“Narcissistic nationalist nimbyism” makes for a nice alliteration, but if you don't mind me saying, the sentiment is unworthy of you.

    I know that you'd prefer to remain part of a UK without nuclear weapons. That's a view I can respect, as is the desire to fight your corner to try and make that happen. However, the fact is that the only thing the Lib Dems are on course to change right now is whether the toilets on the submarines which will carry the UK's next generation of WMD are painted in beige or blue.

    Your party's MPs are acting as the midwives for son of Trident and frankly, there are many in the upper echelons of your party who are more than happy that this should be the case. They buy into the post-WWII groupthink so beloved of the Westminster political class that Britain remains a 'global player' which needs to 'punch above its weight'.

    Being in favour of a 'deterrent' is seen as a measure of your 'soundness' when it comes to 'security' and our place in the world. It's the sort of empty platitude which echoes around Westminster and Whitehall meeting little dissent, allowing the third rate and mediocre of all 3 'main' parties the reassurance that somehow, they themselves might be significant players in the political system of a significant player.

    Be in no doubt that Trident will be replaced on what is more or less a like-for-like basis, whether the Tories need the Lib Dems to keep them in power after the next election or not. Given the importance of the Faslane and Coulport facilities and the impossibility of replicating them outside Scotland, the only thing which can stop Trident replacement is restricting the ability of a future Westminster government to use these sites.

    Labour, the Lib Dems and the Conservatives are neither willing or nor able to stop the next generation of British WMD. Painful as it might be to acknowledge, one of the many costs of staying within the UK is that everyone on these islands is going to be stuck with British WMD. With independence, you can be certain that Trident will not be replaced, thus freeing the whole of the UK from the burden they present.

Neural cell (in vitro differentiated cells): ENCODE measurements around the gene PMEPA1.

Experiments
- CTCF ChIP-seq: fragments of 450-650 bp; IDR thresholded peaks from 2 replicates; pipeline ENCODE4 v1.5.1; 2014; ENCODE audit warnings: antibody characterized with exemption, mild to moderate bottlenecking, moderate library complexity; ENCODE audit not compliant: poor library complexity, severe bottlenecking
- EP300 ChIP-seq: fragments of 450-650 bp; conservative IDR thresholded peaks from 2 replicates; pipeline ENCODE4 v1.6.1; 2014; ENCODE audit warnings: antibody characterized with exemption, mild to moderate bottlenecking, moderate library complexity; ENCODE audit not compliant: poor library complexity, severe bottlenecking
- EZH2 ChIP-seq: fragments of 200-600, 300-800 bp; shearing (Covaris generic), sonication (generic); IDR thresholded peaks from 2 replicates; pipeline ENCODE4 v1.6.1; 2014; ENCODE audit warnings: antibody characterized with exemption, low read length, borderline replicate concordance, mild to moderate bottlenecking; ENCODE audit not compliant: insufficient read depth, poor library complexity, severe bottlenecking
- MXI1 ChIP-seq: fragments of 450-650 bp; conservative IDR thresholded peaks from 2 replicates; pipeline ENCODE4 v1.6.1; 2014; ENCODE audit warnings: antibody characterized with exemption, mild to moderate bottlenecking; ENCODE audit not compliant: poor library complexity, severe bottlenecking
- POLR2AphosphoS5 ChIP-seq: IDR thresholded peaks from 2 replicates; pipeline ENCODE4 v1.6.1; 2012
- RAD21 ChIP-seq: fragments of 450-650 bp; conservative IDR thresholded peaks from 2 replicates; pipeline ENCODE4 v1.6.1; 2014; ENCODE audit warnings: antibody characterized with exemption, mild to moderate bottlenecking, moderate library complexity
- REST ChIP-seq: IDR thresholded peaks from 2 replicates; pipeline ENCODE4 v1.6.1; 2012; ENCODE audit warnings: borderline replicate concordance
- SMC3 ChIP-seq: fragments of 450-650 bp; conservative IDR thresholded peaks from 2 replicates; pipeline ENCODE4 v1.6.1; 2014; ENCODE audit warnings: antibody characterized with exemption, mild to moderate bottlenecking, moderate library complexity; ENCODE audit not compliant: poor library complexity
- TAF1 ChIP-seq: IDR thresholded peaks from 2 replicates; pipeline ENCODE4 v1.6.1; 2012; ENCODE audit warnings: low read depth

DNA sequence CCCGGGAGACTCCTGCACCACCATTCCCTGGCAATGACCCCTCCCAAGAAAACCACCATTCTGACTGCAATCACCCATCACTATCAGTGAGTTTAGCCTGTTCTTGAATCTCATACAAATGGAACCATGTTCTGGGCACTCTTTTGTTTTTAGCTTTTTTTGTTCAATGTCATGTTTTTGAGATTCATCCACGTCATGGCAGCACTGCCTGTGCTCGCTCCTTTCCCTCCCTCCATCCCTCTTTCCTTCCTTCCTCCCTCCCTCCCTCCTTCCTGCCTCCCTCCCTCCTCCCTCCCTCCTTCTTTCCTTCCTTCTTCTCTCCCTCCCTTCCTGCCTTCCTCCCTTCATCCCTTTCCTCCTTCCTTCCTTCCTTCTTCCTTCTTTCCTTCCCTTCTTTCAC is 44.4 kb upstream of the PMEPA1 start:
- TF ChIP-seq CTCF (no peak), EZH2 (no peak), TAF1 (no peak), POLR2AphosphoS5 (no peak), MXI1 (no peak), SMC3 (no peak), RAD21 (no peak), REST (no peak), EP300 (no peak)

A British Isles free of WMD is surely something which, even despite our differing views on the constitutional question, we might both be able to agree would be a good thing, no?


  3. Richard, let me get this right. You are saying that Scotland voting for independence is the only way to rid the entire UK of nuclear capability?

    That strikes me as somewhere between unlikely and complete fantasy.

    I think we should concentrate on getting Labour to change its mind and realise that replacing Trident is a really daft idea. We don't need it, WMDs are wrong and there is no evidence based justification for us to maintain a weapon that's capable of obliterating Moscow.


  4. Richard Thomson says:

    Caron – that's exactly what I'm saying.

    The leaderships of the Conservatives, Labour and your own party all support British possesion of WMD. Accordingly, there will always be a majority in the HoC to have British nuclear weapons.

    Labour always has and always will return MPs prepared to ignore the views of their membership on WMD. They've been doing so since the days of Clem Attlee and with the best will in the world, that's not going to change because of a few Lib Dems, however well intentioned, trying to bring about a change in Labour thinking which they've been unable to effect in their own party.

    Face it – the only way to stop Trident replacement is to prevent the long-term use of the facillities already in place. That only happens with independence.

    Like I said, I can respect and understand your preference to be part of a UK without WMD. It just so happens that those 2 objectives, without some Damascene conversion in terms of Establishment and wannabee Establishment thinking, are in irreconcilable conflict with eachother and will always remain so. Pretending otherwise is the fantasy.


  5. tommy5d says:

    I think you're absolutely right that the real issue is over whether to have a deterrent or not.

    I personally favour having a deterrent and therefore favour Trident.

    After all, we spend £32bn/year on having a military and only £2.5bn on Trident. Our conventional military could defend us from most countries but our nuclear deterrent assures that we're safe from everyone.

    The point of having nukes is to never use them. How many more people would have died in the Cold War if nukes hadn't prevented it from becoming hot? Would we have really disastrously invaded Iraq if they'd genuinely had WMDs?

    Some people think having weapons that you'd never want to use makes them pointless but it doesn't. If a foreign power that our conventional military couldn't fight off landed troops in Dover then yes we'd use our nuclear weapons but the very fact that we'd do that means that foreign troops will never land in Dover in the first place.

    We have tanks, jets, submarines, etc. that we never use but that we hold because they act as a deterrent. Our conventional deterrent though is both ineffective (currently no carriers) and expensive (16 times what our nukes cost).

    If we have to make cuts then cut our ability to wage war abroad so we can't have another Afghanistan or Iraq, scrap the Cold War tanks we have in Germany, close the Naval bases in Cyprus, etc. ,etc. but please let us keep the best value for money protection that we have which is the incredibly cheap and unquestionably effective Trident.